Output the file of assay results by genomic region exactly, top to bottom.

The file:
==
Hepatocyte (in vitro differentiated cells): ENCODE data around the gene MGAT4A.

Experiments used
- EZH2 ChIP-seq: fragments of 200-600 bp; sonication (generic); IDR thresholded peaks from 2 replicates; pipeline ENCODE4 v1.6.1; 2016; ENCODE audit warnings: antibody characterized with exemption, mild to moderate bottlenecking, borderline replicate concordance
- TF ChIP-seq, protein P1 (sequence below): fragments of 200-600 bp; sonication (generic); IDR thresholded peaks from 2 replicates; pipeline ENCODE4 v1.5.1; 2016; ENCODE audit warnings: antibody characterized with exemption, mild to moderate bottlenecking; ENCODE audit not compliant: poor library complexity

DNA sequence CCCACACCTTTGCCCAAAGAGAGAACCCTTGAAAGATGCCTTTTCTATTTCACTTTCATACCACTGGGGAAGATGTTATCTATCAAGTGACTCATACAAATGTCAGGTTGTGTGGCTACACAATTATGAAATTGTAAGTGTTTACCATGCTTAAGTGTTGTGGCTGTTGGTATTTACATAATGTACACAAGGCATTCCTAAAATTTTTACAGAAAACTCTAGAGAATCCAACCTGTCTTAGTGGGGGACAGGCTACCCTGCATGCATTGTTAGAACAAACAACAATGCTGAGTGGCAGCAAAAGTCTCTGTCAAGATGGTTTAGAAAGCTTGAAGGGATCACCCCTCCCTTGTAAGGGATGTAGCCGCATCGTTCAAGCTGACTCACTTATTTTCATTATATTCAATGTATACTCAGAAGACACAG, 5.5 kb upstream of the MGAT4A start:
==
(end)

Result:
Hepatocyte (in vitro differentiated cells): ENCODE data around the gene MGAT4A.

Experiments used
- EZH2 ChIP-seq: fragments of 200-600 bp; sonication (generic); IDR thresholded peaks from 2 replicates; pipeline ENCODE4 v1.6.1; 2016; ENCODE audit warnings: antibody characterized with exemption, mild to moderate bottlenecking, borderline replicate concordance
- TF ChIP-seq, protein P1 (sequence below): fragments of 200-600 bp; sonication (generic); IDR thresholded peaks from 2 replicates; pipeline ENCODE4 v1.5.1; 2016; ENCODE audit warnings: antibody characterized with exemption, mild to moderate bottlenecking; ENCODE audit not compliant: poor library complexity

DNA sequence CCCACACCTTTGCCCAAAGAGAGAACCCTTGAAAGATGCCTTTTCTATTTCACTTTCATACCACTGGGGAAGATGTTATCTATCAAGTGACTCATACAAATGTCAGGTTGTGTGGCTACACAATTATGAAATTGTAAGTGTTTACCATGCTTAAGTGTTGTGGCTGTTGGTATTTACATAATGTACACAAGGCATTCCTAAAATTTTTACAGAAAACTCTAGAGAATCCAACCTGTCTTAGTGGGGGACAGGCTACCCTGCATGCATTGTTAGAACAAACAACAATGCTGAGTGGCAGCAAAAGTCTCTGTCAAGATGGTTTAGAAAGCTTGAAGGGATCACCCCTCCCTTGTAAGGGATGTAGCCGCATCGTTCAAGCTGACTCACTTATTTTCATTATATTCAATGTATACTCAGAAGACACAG, 5.5 kb upstream of the MGAT4A start: